How many times however have you found that the product did not live up to expectations, the time you were on hold on the telephone irritated you, the website or social media is poor or the way an employee dealt with your interaction did not match up to your expectation of that business?
When it works well and brand values are lived and breathed by everyone in that organisation, it is powerful and the brand explodes (think of Apple perhaps?).
From our people and leadership development work, too often we find that the people in an organisation do not know what their organisation’s values are. Or when they do know them, they are not sure what they actually mean for them in their day to day job.
We probably all know that if we do not have a clear business vision, and values that align to that vision, we will struggle to differentiate in the market place, we risk selling on price and we certainly will struggle to attract and keep the right people.
Be clear on your vision, your values, the culture that you want to create and how this means you differentiate in the market place and your organisation is in a good place to thrive.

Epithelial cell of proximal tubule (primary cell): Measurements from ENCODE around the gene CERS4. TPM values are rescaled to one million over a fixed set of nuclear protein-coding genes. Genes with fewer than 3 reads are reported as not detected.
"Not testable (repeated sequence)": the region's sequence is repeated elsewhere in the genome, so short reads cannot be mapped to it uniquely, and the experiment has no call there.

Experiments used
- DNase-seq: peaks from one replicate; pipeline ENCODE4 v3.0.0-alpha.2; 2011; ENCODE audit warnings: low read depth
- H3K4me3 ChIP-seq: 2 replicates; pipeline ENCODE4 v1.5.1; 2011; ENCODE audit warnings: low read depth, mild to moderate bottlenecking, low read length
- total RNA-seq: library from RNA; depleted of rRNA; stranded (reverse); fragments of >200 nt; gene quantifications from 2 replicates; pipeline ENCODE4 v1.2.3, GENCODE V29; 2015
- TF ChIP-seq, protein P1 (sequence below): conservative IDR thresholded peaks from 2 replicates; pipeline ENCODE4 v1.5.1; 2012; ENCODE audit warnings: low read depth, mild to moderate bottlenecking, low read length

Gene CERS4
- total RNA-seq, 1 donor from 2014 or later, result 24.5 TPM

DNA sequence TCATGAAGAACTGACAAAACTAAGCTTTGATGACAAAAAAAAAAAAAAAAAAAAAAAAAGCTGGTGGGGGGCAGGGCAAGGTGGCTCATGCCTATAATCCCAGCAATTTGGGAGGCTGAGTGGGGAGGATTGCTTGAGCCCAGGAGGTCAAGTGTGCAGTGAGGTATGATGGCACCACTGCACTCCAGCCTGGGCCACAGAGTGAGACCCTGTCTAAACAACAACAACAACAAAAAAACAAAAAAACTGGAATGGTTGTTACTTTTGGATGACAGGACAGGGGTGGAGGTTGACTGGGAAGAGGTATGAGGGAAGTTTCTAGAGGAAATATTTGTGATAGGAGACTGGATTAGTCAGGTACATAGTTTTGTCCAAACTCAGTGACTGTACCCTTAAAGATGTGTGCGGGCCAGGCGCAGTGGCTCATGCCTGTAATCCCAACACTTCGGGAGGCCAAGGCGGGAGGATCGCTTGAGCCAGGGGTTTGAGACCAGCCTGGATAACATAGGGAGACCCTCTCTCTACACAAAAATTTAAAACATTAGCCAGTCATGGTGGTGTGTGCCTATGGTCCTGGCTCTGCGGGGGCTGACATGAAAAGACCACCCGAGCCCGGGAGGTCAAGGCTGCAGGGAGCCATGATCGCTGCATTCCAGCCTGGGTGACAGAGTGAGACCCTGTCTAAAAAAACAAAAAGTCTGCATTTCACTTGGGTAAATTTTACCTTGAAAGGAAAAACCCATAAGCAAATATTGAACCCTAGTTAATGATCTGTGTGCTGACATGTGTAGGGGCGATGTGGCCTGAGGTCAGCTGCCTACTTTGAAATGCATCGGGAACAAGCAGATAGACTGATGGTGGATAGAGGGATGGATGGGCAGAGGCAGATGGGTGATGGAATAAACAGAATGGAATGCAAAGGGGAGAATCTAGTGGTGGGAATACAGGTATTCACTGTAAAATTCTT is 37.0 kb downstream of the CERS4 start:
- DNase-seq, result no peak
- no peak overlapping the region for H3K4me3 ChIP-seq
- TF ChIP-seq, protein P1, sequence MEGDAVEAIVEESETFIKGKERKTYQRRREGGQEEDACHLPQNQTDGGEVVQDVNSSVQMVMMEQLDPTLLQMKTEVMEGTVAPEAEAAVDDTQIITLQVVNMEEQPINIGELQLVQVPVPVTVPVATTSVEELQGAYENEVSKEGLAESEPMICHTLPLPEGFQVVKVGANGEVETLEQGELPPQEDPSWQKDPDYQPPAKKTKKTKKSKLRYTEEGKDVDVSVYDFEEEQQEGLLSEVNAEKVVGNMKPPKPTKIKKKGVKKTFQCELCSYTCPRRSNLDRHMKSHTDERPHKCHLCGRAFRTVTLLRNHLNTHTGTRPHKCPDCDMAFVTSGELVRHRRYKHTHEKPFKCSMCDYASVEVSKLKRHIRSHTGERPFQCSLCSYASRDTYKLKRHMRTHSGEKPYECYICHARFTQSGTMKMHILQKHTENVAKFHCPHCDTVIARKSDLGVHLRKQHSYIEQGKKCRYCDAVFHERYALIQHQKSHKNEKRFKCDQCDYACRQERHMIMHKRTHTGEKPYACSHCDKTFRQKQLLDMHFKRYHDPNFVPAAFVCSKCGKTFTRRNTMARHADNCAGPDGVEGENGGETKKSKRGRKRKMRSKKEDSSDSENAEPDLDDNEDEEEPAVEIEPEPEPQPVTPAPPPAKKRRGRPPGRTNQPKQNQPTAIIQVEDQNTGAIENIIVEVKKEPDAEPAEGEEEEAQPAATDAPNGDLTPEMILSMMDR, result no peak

We are going to focus on the situation where you already have values identified. If this is not the case in your organisation, then you will need to start a step earlier to identify these values. Get in touch if you want some pointers on how to do this.
The first step is to consider values for your organisation. These may be written down and they may have been communicated to everyone within the organisation.
We are going to assume that there is agreement on what these values are.
For each word that sums up a value, there needs to be a description. This should explain what this value means to your organisation. It should be tangible so that it is easy for someone with no other information to begin to understand a definition of that value.
The way you communicate the values internally may well be slightly different to what you say externally.